$ cp /boot/config-$ (uname -r) .config

To configure the kernel, run:
$ make menuconfig
Sample outputs:

Gallery 01: Click to enlarge

WARNING: It is easy to remove support for a device driver or option and end up with a broken kernel. For example, if the ext4 driver is removed from the kernel configuration file, a system may not boot. When in doubt, just leave support in the kernel.

Make sure you save the changes before exit from menuconfig.

Compile the Linux kernel

You need to clean the source tree and reset the kernel-package parameters, type:
$ make-kpkg clean.
Sample outputs:

Fig.06: Run make-kpkg command

Now, you can compile the kernel, run:
$ fakeroot make-kpkg --initrd --revision=1.0.NAS kernel_image kernel_headers
Sample outputs:

Fig.07: Start compiling the kernel

The fakeroot runs a command called make-kpkg in an environment wherein it appears to have root privileges for file manipulation. This is useful for allowing users to create archives (tar, ar, .deb etc.) with files in them with root permissions/ownership. The make-kpkg command build Debian/Ubuntu kernel packages from Linux kernel sources and options are:

  • --initrd : Create an initrd image.
  • --revision=1.0.NAS : Set custom revision for your kernel such as 1.0.NAS or -1.0-custom-kernel etc.
  • kernel_image : This target produces a Debian package of the Linux kernel source image, and any modules configured in the kernel configuration file .config.
  • kernel_headers : This target produces a Debian package of the Linux kernel header image.

Please note that kernel compilation may take quite a while, depending on the power of your machine. On my shared 4 CORE CPU and 4GB ram it took 60 mins to build the Linux kernel. In the end you should see something as follows on screen:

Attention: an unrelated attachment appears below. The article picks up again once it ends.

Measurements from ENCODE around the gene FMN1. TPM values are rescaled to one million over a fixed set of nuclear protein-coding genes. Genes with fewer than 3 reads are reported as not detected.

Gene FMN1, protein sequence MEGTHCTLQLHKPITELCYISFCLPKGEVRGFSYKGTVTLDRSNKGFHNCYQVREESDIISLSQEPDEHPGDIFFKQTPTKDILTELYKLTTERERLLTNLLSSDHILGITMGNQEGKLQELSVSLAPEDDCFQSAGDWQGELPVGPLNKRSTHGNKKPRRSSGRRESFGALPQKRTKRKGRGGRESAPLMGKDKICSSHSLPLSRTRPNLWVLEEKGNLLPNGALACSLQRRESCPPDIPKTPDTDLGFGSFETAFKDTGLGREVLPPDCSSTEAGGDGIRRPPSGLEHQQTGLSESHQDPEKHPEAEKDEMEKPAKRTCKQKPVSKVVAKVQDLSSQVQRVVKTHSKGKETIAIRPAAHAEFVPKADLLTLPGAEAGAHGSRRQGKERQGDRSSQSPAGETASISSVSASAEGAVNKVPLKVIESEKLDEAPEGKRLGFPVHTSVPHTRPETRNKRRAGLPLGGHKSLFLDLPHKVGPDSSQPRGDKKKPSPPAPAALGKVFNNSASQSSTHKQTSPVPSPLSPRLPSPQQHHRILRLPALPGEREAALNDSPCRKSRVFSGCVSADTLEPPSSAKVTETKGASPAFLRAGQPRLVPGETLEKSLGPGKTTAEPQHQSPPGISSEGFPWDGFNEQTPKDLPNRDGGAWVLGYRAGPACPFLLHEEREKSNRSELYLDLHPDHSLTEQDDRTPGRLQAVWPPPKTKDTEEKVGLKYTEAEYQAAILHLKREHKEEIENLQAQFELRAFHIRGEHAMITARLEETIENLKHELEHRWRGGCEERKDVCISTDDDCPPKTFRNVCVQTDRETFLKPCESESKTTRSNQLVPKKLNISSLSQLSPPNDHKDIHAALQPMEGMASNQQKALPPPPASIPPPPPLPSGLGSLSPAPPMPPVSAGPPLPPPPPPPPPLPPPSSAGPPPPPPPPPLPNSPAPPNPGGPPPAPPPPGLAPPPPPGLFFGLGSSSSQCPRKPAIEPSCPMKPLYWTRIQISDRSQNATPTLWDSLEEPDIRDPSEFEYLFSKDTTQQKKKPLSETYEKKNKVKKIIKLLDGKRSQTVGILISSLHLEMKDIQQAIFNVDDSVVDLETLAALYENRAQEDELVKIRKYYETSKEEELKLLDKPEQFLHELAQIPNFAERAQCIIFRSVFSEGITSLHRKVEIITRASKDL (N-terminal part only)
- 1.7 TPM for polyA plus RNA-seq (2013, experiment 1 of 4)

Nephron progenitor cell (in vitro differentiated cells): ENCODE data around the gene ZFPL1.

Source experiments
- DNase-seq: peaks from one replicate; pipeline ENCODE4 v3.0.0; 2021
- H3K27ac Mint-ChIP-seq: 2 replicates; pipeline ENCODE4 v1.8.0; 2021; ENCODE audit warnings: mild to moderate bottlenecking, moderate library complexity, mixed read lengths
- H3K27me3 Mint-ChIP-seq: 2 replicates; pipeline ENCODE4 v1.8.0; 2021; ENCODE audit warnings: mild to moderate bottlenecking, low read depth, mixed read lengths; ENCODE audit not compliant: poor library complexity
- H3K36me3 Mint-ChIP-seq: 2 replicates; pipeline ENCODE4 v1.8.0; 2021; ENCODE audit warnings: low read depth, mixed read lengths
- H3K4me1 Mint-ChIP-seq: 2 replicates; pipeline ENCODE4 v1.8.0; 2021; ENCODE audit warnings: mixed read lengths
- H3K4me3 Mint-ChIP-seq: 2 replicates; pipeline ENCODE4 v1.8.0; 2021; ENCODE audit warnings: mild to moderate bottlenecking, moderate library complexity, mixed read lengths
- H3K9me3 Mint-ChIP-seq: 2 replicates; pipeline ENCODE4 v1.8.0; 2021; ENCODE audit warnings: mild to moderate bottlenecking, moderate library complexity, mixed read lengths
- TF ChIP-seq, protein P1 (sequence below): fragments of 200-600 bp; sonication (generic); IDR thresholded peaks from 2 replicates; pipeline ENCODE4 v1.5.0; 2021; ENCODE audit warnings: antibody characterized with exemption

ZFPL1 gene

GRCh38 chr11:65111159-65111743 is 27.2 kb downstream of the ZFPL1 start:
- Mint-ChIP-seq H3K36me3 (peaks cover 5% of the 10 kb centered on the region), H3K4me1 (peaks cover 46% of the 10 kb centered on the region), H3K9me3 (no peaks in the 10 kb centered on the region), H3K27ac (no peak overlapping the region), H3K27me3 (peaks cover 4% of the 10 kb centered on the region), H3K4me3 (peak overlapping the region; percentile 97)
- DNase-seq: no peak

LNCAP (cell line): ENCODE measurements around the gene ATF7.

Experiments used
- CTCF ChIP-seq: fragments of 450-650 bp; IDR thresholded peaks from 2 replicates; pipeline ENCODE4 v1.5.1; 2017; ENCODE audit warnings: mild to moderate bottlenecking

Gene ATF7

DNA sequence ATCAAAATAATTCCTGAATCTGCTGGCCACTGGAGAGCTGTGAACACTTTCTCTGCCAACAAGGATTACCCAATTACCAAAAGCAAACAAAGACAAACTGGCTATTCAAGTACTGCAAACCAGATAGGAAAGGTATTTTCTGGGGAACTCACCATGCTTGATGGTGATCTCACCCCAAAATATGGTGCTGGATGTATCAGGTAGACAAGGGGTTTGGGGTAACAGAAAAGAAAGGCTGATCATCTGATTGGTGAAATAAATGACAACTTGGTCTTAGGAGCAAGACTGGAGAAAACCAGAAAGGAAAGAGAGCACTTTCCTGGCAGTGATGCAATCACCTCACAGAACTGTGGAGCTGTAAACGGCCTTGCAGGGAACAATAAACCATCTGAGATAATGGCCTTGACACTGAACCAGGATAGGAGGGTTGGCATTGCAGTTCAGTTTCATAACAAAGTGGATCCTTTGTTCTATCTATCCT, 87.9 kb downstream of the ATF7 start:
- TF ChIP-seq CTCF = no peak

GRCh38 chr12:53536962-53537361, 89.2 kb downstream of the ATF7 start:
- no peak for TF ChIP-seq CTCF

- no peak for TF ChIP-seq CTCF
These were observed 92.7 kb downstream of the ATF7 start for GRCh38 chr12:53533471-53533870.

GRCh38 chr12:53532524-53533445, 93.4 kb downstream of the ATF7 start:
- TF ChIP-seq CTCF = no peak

$   ls  ../*.deb ../linux-headers-4.2.0_1.0.NAS_amd64.deb  ../linux-image-4.2.0_1.0.NAS_amd64.deb

Installing a custom kernel

Type the following dpkg command to install a custom kernel on your system:
$ sudo dpkg -i linux-headers-4.2.0_1.0.NAS_amd64.deb
$ sudo dpkg -i linux-image-4.2.0_1.0.NAS_amd64.deb

Sample outputs:

 Selecting previously unselected package linux-image-4.2.0. (Reading database ... 154262 files and directories currently installed.) Preparing to unpack linux-image-4.2.0_1.0.NAS_amd64.deb ... Examining /etc/kernel/preinst.d/ Done. Unpacking linux-image-4.2.0 (1.0.NAS) ... Setting up linux-image-4.2.0 (1.0.NAS) ...    Hmm. There is a symbolic link /lib/modules/4.2.0/build  However, I can not read it: No such file or directory  Therefore, I am deleting /lib/modules/4.2.0/build      Hmm. The package shipped with a symbolic link /lib/modules/4.2.0/source  However, I can not read the target: No such file or directory  Therefore, I am deleting /lib/modules/4.2.0/source   Running depmod. Examining /etc/kernel/postinst.d. run-parts: executing /etc/kernel/postinst.d/apt-auto-removal 4.2.0 /boot/vmlinuz-4.2.0 run-parts: executing /etc/kernel/postinst.d/dkms 4.2.0 /boot/vmlinuz-4.2.0 run-parts: executing /etc/kernel/postinst.d/initramfs-tools 4.2.0 /boot/vmlinuz-4.2.0 update-initramfs: Generating /boot/initrd.img-4.2.0 run-parts: executing /etc/kernel/postinst.d/zz-update-grub 4.2.0 /boot/vmlinuz-4.2.0 Generating grub configuration file ... Found linux image: /boot/vmlinuz-4.2.0-nixcraft-nas.1.0 Found initrd image: /boot/initrd.img-4.2.0-nixcraft-nas.1.0 Found linux image: /boot/vmlinuz-4.2.0 Found initrd image: /boot/initrd.img-4.2.0 Found linux image: /boot/vmlinuz-4.1.6 Found initrd image: /boot/initrd.img-4.1.6 Found linux image: /boot/vmlinuz-3.16.0-4-amd64 Found initrd image: /boot/initrd.img-3.16.0-4-amd64 Found linux image: /boot/vmlinuz-2.6.32-5-amd64 Found initrd image: /boot/initrd.img-2.6.32-5-amd64 done

Reboot the box/server/laptop

Type the following command:
$ reboot
$ shutdown -r now

Verify that everything is working

Type the following command to verify your new kernel and everything is working fine:
$ uname -a
$ uname -r
$ uname -mrs
$ dmesg | more
$ dmesg | egrep -i --color 'error|critical|failed'

Sample outputs:

 Linux 4.2.0 #1 SMP Fri Sep 11 18:31:20 UTC 2015 x86_64 GNU/Linux

And, there you have it, the Linux kernel version 4.2.0 installed and working correctly.